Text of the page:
In Loving Memory: Memorial R.I.P. Tattoos
When I lost a very dear friend at the shockingly young age of 26, I started thinking about getting a tattoo to honor her memory. Just after her funeral, I came across a sheet of loose leaf paper stuffed absentmindedly in a random notebook. It must have been from the summer when we were 15, vacationing with her family in North Carolina. It was a page she had copied down from the 1970s bestseller Jonathan Livingston Seagull and it said, in her handwriting, "You have the freedom to be yourself—your true self—here and now, and nothing can stand in your way."
I thought how great it would be to replicate that in tattoo form, though I never ended up doing it. Then, after my grandmother died from breast cancer, I found a journal she began when she was first diagnosed. There are only a handful of entries: The last one, dated about a month before her liver started failing and she lost her ability to write, says: "Earth has no sorrow that heaven cannot heal." Two years after she passed, I got that quote tattooed on my forearm, in her handwriting. Having a tattoo in her handwriting may not make sense or have meaning to anyone except me, but I hold it extremely close to my heart.
There are a lot of ways to design a memorial tattoo. Below, you will find many ideas, designs, and styles that I came across in my research.
Scroll down to find memorial tattoos...
- that include names and dates
- that incorporate hearts
- with a portrait
- that are religious
- that say "R.I.P"
- to remember a beloved pet
- and other unique design ideas
Memorial Tattoos That Include Names & Dates
The simplest and most direct way of honoring a loved one who has passed is by listing his or her name and/or the dates of birth and death. Whether it's a small grandma scrawled in soft script on your shoulder blade or a full back piece with a first name, middle name, last name, date of birth, date of death, and an accompanying quote and meaningful image, this type of memorial tattoo will always be popular.
Death leaves a heartache no one can heal. Love leaves a memory no one can steal.
"In Loving Memory" Tattoo With Hearts
When you lose someone you love, you feel like your heart is breaking. Even after time has passed and the wound begins to heal, you still feel like a chunk of your heart is missing, like there's a hole that can never be filled. Perhaps that is why so many people opt for a simple or elaborate heart tattoo as a memorial—to ink on the skin what they can't feel in the flesh.
To live in the hearts of those we love is not to die.
Winged Heart Tattoos
One variation of the standard heart tattoo is the winged heart. It combines, I suppose, the elements of love and angels (or heaven). Depending on your personal religious beliefs, a tattoo of this type can represent the idea that your loved one has now earned her wings and is with the other angels, watching over you from the other side. It could also mean that love is the only thing that gives you wings, or that love lifts you up where you belong.
When you are sorrowful, look again in your heart, and you shall see that in truth you are weeping for that which has been your delight.— Khalil Gibran
Memorial Tattoo Portraits
As I mentioned in my article on Tattoo Ideas: Portraits, getting a portrait tattoo is often a very moving and emotional experience, one that is amplified even more when the portrait tattoo is intended to honor a loved one who has passed away. Portrait tattoos are quite complex and require the patience and dedication of a seasoned tattoo artist who pays attention to detail and hopefully has a good deal of experience with this specialized type of artwork.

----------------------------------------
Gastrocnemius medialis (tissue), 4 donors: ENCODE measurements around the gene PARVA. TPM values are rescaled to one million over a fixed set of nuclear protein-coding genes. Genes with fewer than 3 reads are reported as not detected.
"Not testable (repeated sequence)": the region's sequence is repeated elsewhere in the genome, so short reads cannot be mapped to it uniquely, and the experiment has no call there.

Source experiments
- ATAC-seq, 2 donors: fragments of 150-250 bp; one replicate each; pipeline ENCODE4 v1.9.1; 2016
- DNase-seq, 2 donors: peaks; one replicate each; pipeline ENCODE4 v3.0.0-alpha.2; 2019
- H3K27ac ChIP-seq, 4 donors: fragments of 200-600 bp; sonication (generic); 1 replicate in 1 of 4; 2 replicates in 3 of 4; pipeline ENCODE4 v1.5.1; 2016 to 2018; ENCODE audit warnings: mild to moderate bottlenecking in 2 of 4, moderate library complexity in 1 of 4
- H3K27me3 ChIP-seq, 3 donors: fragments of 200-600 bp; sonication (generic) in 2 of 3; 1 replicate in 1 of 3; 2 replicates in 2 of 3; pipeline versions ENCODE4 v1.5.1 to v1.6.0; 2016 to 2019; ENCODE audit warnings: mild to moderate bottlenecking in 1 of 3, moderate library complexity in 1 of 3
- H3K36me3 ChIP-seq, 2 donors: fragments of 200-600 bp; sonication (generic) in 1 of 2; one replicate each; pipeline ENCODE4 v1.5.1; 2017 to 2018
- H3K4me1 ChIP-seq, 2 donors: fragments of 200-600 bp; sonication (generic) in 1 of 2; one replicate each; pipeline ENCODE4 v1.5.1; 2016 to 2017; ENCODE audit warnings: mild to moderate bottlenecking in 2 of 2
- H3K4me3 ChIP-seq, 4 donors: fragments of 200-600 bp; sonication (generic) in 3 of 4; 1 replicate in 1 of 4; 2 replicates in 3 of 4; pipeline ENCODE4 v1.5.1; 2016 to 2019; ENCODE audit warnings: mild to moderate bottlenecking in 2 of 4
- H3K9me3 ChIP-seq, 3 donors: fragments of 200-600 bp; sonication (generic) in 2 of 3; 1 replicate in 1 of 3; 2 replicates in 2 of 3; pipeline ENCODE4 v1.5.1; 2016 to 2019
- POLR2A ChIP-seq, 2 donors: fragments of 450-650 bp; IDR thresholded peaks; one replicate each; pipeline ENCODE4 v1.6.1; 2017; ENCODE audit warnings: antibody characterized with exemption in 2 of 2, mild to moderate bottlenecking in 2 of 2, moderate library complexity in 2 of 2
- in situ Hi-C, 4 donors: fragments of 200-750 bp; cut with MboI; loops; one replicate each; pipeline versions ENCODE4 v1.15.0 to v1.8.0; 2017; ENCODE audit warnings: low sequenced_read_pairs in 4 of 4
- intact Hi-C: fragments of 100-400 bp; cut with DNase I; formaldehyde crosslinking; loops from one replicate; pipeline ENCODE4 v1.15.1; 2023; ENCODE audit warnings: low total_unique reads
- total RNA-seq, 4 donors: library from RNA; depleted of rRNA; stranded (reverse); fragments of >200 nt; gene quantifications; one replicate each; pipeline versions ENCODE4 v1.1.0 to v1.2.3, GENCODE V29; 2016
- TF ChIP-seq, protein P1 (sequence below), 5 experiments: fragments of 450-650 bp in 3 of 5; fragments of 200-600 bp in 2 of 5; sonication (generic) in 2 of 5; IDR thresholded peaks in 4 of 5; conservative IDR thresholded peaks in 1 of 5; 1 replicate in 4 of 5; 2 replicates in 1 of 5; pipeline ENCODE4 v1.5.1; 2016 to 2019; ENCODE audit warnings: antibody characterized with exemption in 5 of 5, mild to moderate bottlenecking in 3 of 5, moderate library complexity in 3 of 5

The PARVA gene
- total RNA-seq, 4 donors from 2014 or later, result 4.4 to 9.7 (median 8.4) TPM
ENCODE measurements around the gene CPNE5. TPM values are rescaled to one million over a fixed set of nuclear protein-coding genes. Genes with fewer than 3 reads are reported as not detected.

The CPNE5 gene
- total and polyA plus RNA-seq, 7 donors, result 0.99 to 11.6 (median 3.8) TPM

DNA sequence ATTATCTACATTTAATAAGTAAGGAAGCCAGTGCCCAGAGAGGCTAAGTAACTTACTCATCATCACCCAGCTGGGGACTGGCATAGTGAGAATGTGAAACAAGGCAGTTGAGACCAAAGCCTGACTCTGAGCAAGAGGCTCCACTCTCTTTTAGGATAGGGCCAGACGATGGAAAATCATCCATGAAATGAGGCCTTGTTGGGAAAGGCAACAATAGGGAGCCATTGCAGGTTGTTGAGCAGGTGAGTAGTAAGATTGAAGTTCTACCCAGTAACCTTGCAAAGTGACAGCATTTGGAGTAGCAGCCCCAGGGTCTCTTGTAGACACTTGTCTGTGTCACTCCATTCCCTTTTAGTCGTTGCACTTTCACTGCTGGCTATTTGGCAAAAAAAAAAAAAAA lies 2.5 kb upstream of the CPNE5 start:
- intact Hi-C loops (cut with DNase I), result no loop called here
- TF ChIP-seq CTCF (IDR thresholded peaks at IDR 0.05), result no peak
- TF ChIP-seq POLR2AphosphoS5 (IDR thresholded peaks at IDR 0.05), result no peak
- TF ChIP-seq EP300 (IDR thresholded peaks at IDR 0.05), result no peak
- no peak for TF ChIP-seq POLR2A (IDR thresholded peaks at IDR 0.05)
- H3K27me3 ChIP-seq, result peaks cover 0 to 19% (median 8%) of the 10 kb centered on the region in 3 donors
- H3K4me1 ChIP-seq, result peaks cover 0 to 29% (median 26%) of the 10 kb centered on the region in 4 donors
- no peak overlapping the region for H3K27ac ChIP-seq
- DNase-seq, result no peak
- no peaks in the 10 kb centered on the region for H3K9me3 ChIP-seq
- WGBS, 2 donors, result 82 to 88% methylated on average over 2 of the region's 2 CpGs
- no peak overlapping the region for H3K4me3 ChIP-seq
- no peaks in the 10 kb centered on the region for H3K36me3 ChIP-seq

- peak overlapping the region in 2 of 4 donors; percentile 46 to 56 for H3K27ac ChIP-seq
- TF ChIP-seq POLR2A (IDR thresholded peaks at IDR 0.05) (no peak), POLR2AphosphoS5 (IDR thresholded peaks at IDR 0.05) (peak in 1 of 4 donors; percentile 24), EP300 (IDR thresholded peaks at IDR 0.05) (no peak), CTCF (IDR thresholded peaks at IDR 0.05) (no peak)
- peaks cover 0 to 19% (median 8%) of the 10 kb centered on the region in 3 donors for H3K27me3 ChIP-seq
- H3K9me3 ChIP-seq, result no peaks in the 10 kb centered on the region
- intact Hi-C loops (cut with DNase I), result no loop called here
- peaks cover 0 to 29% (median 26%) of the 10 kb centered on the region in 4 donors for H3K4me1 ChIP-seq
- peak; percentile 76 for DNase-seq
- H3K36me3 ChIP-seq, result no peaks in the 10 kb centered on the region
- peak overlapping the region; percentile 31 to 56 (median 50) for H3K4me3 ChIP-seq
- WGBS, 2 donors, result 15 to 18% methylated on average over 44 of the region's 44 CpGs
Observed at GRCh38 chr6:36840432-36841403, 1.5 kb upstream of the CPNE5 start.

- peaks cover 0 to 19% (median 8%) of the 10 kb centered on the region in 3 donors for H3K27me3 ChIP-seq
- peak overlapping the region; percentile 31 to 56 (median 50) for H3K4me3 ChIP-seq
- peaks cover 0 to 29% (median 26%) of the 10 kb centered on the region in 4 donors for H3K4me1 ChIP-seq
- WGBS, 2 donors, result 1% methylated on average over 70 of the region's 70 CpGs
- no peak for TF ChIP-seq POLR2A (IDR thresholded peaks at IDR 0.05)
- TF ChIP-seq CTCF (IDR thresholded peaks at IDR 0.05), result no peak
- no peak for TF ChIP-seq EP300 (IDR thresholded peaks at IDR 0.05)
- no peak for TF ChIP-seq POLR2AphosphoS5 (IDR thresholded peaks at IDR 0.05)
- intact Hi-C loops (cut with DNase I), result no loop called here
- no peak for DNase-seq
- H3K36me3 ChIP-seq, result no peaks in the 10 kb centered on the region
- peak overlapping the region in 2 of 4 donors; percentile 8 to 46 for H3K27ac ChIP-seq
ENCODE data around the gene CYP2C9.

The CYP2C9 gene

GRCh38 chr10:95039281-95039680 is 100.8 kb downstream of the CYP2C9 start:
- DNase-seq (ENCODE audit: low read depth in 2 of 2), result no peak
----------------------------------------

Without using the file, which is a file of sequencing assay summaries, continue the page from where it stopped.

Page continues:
When someone you love becomes a memory, the memory becomes a treasure.
Religious Memorial Tattoos
These designs come in a variety of shapes and sizes. One of the most common images is that of a cross or crucifix, either with or without the loved one's name or birth/death dates printed in a banner wrapped around the cross. Praying hands, particularly praying hands clutching a rosary (if you're of the Catholic faith), are also seen frequently. Angels are sometimes depicted looking down from heaven, smiling, or even hugging a tombstone.
Those we love and lose are always connected by heartstrings into infinity.— Terri Guillemets
Finally, the last type is the simply stated, oldest sentiment in the book: R.I.P., which stands for requiescat in pace (in Latin) or rest in peace. This is, after all, our greatest hope. We pray that our loved ones who suffered through sickness, heartache, or depression are now in a place where they can hurt no longer. We hope that they have found peace as they watch over those they left behind on earth. We hope that they are not dead, only resting before they find another womb to grow in, and come back to us so that we may meet again—if not in this life, then certainly in the next.
If love could have saved you, you would have lived forever.
Remembering a Pet With a Tattoo
Sometimes, the loved one who dies is not a human at all, and the death of a beloved pet can be excruciatingly painful. A tattoo is a wonderful way to keep your friend by your side forever.
Other Ways to Design a Unique Memorial Tattoo
- If you can find something they wrote—even their signature—you can incorporate their handwriting.
- If there was something that person loved especially—like baking cupcakes or surfing, or perhaps they had a favorite flower—using that in the design can add meaning.
- If there was a personal joke between you or a word or a song that was particularly meaningful in your relationship, consider it as part of the design.
- Use their name as a design. Think of interesting ways you can bend, stretch, or shape the name into a meaningful symbol.
Remember, the design doesn't have to make sense or have meaning for anyone but you.